Vultures

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Four times now
I have driven past a shrinking heap
of long black feathers:
unmistakably vulture.

These birds do not readily
eat their own,
preferring the sweet meat
of herbivores, though,
on lean days, they’ll consume
almost anything
giving off the gas of death,
which they can smell
from their circles in the sky.

Not keen on killing,
they will wait out their dinner,
keeping a dark eye on the faltering.
Fresh bodies are best,
but rotting corpses are welcome too,
a lucky break for the rest of us—
imagine a landscape
with no clean-up crews.

The bird on the road
must have died quickly,
misjudging perhaps
the speed of a semi.
I once saw a hawk
make that mistake,
a sight that left me shaken,
afraid for all of us.

Keeping her hidden tally,
nature allows for senseless things,
even a bit of waste now and then,
like a bird no others will eat,
as if the risk were a crossing
into chaos.

Lovers And Loners in the Summerset Review

I am deeply grateful to Joseph Levens, editor of the Summerset Review, for reviewing my short story collection Lovers and Loners. Mr. Levens has published several of my stories over the years, and I continue to benefit from his kindness, guidance and wisdom. If you are not familiar with this fine journal, please take a look. “Founded in 2002, the Summerset Review is exclusively devoted to the review and publication of unsolicited fiction, nonfiction, and poetry.”

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To Have and Have Not

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One drunken night in college, in a dorm bed with my boyfriend, I was seized with an outrageous idea. We’d been chatting in a noncommittal way about the future, imagining lives in the suburbs, the sort of home and pets we’d like, and while we could not fathom the age of fifty, we could conjure a child, just one, who would receive the best of us: my eyes, his hair; my creative side, his sublime wit. For the first time in my life, I saw myself having a baby, not anytime soon of course, but there at last was the thrilling possibility, which stayed till I fell asleep and was gone for good in the morning.

Most people know, or at least sense, their own limits and are able to make decisions based on this knowledge. When it comes to procreation, knowing what you can handle is useful.

Animals operate differently. Their young are thrust upon them and must be dealt with instinctively, often brutally. While some animals are famously self-sacrificing, others will reject their progeny when the going gets rough, or when multiples are simply not needed. Pandas, who often give birth to twins, will raise only one of them, turning their cuddly backs on the spare. South American penguins hatch two chicks, then choose just one to feed. Other birds, like egrets and eagles, let their babies do the dirty work, looking the other way when the stronger chicks dispatch their luckless siblings. And then there are the cannibal mothers, like some hawks and owls, who in lean times will eat half their brood to save themselves along with the others.

Dismal conditions make for interesting innovations. To ensure the survival of at least one baby, kangaroos have a back-up system. At the same time, a mother can have three joeys in different stages: one hopping freely but still nursing, one in the pouch, and one a waiting embryo. If food and water become scarce, the kangaroo will stop nursing the juvenile; if the drought continues, her milk will dry up and the joey in her pouch will drop out, cuing the birth of the embryo designed to emerge in better days.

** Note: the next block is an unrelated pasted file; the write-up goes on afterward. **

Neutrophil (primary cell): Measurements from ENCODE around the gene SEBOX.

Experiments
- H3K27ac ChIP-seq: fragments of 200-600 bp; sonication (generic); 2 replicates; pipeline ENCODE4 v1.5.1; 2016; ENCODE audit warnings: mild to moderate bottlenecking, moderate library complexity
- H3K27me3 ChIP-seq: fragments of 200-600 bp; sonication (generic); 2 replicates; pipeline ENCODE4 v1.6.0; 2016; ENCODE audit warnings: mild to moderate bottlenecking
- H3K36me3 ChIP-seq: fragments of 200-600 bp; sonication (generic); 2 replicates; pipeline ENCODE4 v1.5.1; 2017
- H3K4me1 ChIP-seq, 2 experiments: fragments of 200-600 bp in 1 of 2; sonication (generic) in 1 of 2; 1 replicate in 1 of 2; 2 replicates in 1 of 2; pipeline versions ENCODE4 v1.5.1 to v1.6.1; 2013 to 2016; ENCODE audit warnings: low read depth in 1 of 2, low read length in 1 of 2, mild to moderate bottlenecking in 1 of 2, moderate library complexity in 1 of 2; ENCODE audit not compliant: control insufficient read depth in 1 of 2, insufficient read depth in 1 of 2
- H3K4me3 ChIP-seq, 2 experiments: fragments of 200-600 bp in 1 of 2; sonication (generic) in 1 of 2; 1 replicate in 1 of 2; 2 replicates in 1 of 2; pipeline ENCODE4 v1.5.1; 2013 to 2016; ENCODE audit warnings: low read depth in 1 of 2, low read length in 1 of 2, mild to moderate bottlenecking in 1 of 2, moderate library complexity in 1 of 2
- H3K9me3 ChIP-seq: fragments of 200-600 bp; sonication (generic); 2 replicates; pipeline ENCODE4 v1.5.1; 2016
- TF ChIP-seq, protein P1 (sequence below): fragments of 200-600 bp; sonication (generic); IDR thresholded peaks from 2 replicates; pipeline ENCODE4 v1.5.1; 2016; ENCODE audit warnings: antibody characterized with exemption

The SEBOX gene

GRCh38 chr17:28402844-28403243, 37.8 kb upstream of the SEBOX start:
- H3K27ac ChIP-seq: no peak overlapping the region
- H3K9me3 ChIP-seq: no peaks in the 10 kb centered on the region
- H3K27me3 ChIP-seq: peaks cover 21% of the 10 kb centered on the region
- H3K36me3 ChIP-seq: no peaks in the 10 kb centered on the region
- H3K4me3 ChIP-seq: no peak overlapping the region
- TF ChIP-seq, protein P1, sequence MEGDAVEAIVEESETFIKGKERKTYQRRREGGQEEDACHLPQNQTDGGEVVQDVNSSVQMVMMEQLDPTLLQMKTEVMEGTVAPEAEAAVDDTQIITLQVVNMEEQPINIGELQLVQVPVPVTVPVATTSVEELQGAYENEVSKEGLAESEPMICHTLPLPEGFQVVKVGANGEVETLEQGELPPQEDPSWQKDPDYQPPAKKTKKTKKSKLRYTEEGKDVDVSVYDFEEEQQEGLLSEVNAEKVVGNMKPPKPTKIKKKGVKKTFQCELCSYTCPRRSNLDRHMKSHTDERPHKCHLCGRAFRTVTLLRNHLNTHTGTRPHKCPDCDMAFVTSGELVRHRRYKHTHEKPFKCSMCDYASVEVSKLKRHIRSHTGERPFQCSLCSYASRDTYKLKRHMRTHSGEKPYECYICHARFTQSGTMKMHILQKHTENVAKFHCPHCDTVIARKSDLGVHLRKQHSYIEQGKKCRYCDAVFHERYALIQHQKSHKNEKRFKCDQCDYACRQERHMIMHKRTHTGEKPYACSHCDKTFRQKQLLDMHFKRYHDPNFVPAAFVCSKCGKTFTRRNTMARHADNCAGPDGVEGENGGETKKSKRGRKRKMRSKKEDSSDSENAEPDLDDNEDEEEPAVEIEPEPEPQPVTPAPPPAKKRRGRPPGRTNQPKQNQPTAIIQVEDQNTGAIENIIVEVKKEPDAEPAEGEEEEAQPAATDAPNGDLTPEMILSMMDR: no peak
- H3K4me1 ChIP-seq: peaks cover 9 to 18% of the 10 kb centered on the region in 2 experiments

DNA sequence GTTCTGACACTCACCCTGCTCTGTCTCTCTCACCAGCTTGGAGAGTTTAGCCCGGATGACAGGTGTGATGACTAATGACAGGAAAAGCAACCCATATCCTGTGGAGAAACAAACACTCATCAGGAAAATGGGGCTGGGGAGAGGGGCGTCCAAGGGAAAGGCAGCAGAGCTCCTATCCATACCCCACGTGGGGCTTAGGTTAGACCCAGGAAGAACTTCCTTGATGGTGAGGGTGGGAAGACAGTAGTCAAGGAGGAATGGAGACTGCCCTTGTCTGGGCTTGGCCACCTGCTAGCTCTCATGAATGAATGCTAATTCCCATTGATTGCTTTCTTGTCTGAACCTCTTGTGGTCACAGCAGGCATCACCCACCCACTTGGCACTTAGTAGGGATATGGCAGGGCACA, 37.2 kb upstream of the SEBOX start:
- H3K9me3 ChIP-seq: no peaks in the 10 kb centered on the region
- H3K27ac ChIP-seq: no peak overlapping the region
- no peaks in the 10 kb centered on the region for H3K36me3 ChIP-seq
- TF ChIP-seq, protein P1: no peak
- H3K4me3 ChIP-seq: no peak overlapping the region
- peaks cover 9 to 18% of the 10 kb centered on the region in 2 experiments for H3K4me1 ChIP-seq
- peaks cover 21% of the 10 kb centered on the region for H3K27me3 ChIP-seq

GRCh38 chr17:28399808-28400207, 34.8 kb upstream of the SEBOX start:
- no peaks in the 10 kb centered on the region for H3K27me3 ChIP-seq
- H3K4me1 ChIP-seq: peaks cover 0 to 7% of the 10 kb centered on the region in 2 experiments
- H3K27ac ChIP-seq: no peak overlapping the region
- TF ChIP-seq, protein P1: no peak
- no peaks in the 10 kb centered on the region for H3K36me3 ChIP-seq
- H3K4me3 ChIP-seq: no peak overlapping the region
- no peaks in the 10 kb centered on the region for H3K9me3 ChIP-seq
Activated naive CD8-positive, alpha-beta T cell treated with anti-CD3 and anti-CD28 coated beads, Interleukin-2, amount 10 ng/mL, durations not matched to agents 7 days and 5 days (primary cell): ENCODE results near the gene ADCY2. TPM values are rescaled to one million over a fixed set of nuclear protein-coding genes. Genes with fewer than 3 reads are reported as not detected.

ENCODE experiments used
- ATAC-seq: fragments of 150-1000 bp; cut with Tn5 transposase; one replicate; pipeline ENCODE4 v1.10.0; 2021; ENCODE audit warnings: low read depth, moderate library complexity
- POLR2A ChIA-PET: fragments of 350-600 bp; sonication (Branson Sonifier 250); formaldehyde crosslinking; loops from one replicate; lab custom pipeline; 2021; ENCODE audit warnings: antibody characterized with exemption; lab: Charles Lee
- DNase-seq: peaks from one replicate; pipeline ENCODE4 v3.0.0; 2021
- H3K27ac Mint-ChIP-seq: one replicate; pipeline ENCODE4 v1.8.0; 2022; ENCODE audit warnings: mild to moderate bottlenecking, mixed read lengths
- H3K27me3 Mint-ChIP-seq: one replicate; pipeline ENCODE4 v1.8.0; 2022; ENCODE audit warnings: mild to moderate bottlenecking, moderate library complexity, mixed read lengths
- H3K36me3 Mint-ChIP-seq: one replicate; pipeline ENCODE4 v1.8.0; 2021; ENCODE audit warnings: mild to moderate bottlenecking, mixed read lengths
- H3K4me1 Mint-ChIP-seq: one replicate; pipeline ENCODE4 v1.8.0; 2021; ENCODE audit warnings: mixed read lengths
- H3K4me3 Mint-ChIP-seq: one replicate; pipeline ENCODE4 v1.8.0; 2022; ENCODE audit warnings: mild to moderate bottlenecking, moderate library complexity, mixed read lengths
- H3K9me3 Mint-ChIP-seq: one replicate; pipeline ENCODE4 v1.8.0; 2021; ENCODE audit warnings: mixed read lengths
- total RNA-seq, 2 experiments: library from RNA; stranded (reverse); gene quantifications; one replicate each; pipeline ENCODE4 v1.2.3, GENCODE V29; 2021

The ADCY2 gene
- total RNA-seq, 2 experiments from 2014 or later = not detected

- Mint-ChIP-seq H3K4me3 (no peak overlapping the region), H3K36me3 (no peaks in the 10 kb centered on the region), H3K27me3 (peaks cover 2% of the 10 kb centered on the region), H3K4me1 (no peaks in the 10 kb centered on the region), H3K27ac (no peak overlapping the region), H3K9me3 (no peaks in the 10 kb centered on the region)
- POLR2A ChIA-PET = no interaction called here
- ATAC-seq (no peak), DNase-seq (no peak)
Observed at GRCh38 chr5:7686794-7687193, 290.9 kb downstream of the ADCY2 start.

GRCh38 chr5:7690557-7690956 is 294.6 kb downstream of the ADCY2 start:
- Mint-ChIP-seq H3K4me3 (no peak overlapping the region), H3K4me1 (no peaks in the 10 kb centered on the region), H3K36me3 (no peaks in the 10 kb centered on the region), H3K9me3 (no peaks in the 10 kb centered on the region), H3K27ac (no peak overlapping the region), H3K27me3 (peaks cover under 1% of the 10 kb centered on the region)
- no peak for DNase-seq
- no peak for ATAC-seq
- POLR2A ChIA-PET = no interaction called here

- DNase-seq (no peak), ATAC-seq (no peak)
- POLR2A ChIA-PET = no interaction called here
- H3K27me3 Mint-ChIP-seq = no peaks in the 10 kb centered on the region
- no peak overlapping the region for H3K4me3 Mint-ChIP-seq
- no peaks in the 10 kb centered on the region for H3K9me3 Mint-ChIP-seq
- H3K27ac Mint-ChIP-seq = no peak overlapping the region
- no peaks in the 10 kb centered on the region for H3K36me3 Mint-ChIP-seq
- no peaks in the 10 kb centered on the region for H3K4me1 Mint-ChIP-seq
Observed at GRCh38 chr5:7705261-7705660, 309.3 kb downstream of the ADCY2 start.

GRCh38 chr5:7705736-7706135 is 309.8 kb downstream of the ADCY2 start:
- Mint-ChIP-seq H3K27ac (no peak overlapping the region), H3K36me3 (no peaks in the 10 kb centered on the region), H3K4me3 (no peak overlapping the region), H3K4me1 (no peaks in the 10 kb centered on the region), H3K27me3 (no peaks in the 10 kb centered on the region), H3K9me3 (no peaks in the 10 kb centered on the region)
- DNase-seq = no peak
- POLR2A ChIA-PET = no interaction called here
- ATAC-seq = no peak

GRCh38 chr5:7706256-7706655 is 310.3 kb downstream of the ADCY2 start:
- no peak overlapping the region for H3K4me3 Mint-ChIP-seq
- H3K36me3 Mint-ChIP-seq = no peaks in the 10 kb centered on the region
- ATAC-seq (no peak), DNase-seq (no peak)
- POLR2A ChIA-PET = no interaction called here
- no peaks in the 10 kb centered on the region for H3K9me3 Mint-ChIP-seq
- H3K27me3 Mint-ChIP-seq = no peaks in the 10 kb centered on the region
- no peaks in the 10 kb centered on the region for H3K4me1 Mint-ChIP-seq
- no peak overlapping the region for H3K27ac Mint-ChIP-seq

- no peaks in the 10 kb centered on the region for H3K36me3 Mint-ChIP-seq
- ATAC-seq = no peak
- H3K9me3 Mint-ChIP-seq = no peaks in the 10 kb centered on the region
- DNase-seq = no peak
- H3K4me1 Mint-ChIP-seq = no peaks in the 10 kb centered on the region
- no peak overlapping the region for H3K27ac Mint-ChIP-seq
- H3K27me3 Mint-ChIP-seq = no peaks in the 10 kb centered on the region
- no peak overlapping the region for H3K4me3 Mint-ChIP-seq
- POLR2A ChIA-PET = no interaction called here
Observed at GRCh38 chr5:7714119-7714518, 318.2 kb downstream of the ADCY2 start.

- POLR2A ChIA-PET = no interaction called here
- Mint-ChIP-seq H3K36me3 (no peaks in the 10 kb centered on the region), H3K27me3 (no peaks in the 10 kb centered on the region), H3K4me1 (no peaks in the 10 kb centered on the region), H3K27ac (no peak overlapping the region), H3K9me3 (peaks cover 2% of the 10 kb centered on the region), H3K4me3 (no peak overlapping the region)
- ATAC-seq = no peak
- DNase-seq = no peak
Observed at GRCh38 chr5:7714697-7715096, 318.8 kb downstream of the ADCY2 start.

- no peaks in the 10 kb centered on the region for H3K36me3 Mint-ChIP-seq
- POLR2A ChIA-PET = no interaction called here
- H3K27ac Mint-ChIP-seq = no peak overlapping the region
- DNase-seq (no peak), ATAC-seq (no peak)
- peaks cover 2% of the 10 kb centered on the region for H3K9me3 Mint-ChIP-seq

Some mammals, like chimpanzees, never eliminate or abandon their offspring, no matter how compromised the baby might be, but have no problem killing, and consuming, another female’s youngster. Nursing takes a lot out of a mother, and lactating females are ravenous.

Rabbits, on the other hand, are passive mothers, causing no harm and contributing as little as possible to the young they continually produce. After a speedy delivery—ten pups in eight minutes—the mama rabbit hops out of the burrow and seals up the entrance. Once a day for the next 25 days she returns to the nest for two minutes, during which time she nurses the frenzied pups, who grow visibly plumper with each feeding. On Day 26, they are left to manage on their own, and despite the scant parenting, most of them do. It may seem that mother bunnies are notoriously lax, but their absence has a point: predators will often pursue a mother rabbit into her burrow; if her visits are infrequent, her babies will be safer.

Humans have more options than animals. Our lives need not be so dire or difficult. Which is why I am amazed by the multitudes of women who readily submit to motherhood, who relinquish their bodies, their time, their hearts, again and yet again, as if this were a reasonable price. And of course there is no telling what their efforts will bring. Generous, doting mothers can wind up with callous children. Conversely, inexplicably, some of the kindest people I know emerged from harrowing childhoods, their wounds artfully hidden.

Few of us, it seems, had a smooth start. Children are damaged easily, by ignorance, abuse, neglect, by never being told that they matter. Many live in a state of dread and grow up anyway, blind to what ails them. Who would guess that a task so straightforward—keeping a child loved and safe—would be so frequently botched?